Last month I highlighted the Austin Humane Society’s awesome ad campaign, which proved that going positive is not only uplifting but effective. As a result of the new campaign the AHS saw:
A 30% increase in monthly adoptions, year-over-year, as of May 2010.
A 100% increase in holiday donations, year-over-year.
Online donations that nearly doubled since the campaign launched.
The agency that created the campaign, Door Number 3, got a great deal of well-deserved recognition for it, including an analysis of its risk-taking nature in the New York Times. But I wanted to know more about some of the key behind-the-scenes players: The animal actors.
So I asked the agency’s Executive Creative Director, Prentice Howe, about them.
Where did you get the cats and dogs featured in the posters and videos?
It was very important for us to use rescued pets. When we started out we figured we’d just go over to the AHS and pick up some great cats and dogs. Then we started thinking about the lights and the crowds and the repetition required to get the shots right… and realized the animals weren’t going to acclimate to that setting. We decided we’d better come up with a Plan B.
So we didn’t go exclusively to the AHS, but used a mixture including several pets that had already been adopted and a great group out of Dallas called Agent Beast. They offer professional pet talent that came from shelters but are now in homes and feel comfortable being in front of the camera. One of these is Pablo, the dog that is holding the paint brush in the Tricks video; he plays Cyan [EJ: don’t you love that the dogs have screen names?]. He was formerly a shelter dog, but that’s the kind of dog “acting” you just can’t get from a pet straight out of the cage.
Were there any specific things you were you looking for in your actors?
We tried to get a really good representation of the types of pets that are frequently seen in the shelter. We talked to the AHS about what they wanted to feature and one of the things was pit bull mixes. We were trying to break the stereotype about pit mixes and also help with adoptions because they really have a lot of them there.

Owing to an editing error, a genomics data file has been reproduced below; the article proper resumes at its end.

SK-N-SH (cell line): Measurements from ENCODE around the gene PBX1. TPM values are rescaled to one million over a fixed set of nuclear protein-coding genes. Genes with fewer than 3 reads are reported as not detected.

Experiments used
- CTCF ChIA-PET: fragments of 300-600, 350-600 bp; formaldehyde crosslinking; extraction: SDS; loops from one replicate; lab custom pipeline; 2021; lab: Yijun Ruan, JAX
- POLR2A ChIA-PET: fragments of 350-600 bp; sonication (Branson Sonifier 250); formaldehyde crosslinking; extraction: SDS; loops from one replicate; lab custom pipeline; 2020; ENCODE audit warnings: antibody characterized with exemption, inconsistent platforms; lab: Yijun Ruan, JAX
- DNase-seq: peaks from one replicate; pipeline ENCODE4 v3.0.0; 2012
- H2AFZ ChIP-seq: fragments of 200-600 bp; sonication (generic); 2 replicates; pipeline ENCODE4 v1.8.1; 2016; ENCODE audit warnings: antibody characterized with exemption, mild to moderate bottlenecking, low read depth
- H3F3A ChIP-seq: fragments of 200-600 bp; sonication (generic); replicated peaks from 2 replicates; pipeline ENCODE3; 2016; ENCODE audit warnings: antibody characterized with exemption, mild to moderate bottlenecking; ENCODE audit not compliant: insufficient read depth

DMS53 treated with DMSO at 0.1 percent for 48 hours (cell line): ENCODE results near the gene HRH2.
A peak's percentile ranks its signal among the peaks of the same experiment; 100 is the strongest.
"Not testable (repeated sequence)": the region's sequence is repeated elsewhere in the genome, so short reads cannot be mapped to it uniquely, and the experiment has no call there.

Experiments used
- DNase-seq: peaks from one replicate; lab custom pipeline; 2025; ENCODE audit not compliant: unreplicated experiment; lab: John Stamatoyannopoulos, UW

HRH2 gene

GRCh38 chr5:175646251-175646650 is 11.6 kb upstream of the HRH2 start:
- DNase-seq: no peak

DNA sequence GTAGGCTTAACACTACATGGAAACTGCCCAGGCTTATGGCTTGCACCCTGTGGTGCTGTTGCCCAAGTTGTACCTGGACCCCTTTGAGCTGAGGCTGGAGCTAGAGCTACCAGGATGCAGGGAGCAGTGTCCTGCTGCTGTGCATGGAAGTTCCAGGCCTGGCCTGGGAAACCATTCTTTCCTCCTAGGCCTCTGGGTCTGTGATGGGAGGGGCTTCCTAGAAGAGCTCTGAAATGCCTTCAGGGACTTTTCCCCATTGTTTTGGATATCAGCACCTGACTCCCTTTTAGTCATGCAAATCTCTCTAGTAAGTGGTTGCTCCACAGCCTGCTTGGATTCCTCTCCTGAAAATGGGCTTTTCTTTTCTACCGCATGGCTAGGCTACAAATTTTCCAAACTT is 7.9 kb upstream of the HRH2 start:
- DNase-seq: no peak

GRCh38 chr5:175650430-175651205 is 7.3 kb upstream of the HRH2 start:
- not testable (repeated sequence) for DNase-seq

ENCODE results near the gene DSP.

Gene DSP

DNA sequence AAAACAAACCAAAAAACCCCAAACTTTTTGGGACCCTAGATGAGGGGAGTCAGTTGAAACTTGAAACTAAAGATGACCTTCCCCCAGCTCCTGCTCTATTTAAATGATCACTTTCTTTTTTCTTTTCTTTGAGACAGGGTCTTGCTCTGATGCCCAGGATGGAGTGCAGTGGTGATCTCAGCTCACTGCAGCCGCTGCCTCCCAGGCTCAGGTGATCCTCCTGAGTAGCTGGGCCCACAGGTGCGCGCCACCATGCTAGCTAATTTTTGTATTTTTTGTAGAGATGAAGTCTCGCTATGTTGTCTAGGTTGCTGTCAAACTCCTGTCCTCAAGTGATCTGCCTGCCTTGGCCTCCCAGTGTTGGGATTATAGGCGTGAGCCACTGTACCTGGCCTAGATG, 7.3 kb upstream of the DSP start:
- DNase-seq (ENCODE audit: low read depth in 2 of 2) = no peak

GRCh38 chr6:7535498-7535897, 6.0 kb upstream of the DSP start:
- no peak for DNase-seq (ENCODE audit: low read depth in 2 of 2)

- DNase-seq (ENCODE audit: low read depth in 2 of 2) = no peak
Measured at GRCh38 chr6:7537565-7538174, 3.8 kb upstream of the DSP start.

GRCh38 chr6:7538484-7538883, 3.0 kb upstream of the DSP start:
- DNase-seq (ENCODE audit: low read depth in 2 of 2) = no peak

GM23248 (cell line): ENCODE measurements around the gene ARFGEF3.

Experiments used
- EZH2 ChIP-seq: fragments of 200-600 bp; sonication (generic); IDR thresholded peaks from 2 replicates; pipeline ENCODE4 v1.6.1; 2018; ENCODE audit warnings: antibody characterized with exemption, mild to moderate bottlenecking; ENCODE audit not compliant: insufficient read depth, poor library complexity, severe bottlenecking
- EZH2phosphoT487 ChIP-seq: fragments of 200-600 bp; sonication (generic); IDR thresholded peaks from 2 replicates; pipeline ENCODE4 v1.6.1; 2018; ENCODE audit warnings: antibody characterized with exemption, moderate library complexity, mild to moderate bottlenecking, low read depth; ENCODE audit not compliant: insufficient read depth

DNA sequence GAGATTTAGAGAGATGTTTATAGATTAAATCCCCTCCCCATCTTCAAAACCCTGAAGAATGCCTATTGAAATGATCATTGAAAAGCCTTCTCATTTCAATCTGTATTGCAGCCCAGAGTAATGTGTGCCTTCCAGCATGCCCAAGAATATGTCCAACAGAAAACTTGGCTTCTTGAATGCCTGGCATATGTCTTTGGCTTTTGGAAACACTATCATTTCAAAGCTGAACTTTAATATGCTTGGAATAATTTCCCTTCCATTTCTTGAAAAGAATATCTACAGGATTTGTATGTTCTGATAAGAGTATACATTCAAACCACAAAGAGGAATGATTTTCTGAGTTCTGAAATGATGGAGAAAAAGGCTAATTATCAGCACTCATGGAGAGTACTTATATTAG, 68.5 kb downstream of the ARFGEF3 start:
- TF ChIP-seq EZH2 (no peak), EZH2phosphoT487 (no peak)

The shelter asked us to focus on certain things that were important to them, trigger points, including special needs dogs, so that was the dog with the cone (see Cone Rap). There was also Doh’nation, the one with the cat trailing toilet paper, which referred to the AHS’s need for kitty litter. That’s the type of thing that people don’t necessarily think about, things that are important to keep operations going on a daily basis.
Did you have a trainer there?
Yes, we had a pet wrangler from Agent Beast on set and she was really helpful.
Jasper, a shelter cat from the AHS (see pink poster, below), did great but several of the others ran off. Some animals get stage fright. We had a lot of pets — about 10 dogs and 10 cats of different looks and ages, including four puppies — to made sure we covered our bases, so there was always someone around to perform.
There’s definitely an art to it, and there were still a lot more bad shots than there were good ones.
Were there any adoption success stories?
Clayton, the big fluffy grey dog against the yellow background in one of the print ad posters (pictured above) found a home with an Austin producer. Jasper the cat also found a home and is now best friends with a Chihuahua. They curl up every night together.
These are all success stories and while that wasn’t an articulated goal, the energy comes through I think, and finding pets that were in happy homes really set the tone for the campaign.